European stocks struggled for direction on Tuesday, with banking shares declining ahead of the U.S. and UK central bank meetings this week, while Sweden’s H&M surged after reporting a better-than-expected profit.

Shares in the world’s second-biggest fashion retailer HMb.ST jumped 12.0%, on track for their biggest gain in almost six months, after its preliminary quarterly profit was better than expected and it signalled a better recovery from the pandemic.

The broader retail index .SXRP rose 1.4%.

Markets remained rangebound ahead of the conclusion of the U.S. Federal Reserve’s monetary policy meeting on Wednesday, the first since Chairman Jerome Powell unveiled a shift toward greater tolerance of inflation, effectively pledging to keep interest rates low for longer.

“It would be of no surprise if an expectedly uber-dovish FOMC re-energised the buy everything FOMO trade to some degree,” wrote Jeffrey Halley, senior market analyst at Oanda.

“We can expect more range trading ahead of the decision.”

The Bank of England is also set to meet on Thursday, and likely to signal that it is getting ready to pump more stimulus into Britain’s coronavirus-hit economy.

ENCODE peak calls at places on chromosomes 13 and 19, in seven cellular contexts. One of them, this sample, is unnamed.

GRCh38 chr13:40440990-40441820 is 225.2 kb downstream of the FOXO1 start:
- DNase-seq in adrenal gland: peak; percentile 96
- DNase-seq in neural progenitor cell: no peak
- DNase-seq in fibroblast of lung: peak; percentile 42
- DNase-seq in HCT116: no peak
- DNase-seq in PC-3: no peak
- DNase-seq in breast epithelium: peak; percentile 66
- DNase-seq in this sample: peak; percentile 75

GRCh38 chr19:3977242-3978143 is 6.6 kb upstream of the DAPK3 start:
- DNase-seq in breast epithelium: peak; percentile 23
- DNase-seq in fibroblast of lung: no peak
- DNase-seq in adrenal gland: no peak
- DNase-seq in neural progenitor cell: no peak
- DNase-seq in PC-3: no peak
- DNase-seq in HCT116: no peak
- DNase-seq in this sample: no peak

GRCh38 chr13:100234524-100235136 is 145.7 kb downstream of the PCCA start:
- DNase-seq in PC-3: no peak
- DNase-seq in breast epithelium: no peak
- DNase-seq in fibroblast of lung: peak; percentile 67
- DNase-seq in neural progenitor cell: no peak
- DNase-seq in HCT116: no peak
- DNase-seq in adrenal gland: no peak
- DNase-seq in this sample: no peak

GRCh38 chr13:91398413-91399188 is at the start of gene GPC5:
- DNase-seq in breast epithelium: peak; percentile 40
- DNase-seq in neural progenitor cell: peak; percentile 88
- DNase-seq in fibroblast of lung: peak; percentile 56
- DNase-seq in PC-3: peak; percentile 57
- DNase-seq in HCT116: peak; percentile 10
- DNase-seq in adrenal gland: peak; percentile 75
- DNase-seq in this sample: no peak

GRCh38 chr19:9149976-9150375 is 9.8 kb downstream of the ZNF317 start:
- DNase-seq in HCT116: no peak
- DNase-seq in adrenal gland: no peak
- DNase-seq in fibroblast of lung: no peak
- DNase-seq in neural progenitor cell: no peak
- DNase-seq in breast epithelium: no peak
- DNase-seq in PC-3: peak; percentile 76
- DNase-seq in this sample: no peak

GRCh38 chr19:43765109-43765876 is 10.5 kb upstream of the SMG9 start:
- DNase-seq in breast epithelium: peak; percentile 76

UK’s FTSE 100 .FTSE rose 0.1%, barely reacting to data that showed unemployment rate rose 4.1% in the three months to July – the first time since the coronavirus lockdown began in March – although it was in line with economists’ expectations. [.L]

The pan-European STOXX 600 .STOXX was flat.

Euro zone banks .SX7E slid 1.5%, the most among sectors. ECB board member Fabio Panetta became the latest to highlight risks from a strong currency, saying the results of its stimulus measures are “not fully satisfactory yet.”

Meanwhile, a paper seen by Reuters showed France and Germany have called on the European Union to ease bank capital and bonus rules to avoid crimping the flow of credit to an economy trying to recover from the coronavirus crisis.

Fiat Chrysler FCHA.MI rose 5.6% and Peugeot maker PSA PEUP.PA slipped 2.1% after the carmakers restructured the terms of their planned merger to conserve cash.

Auto parts maker Faurecia EPED.PA slid 7.4% as PSA would postpone the planned spin-off of its 46% stake in the company, according to a new arrangement.

Europe’s mining sector .SXPP rose 0.8% after data showed China’s industrial output accelerated the most in eight months in August, while retail sales grew for the first time this year, suggesting its economic recovery was gathering pace.


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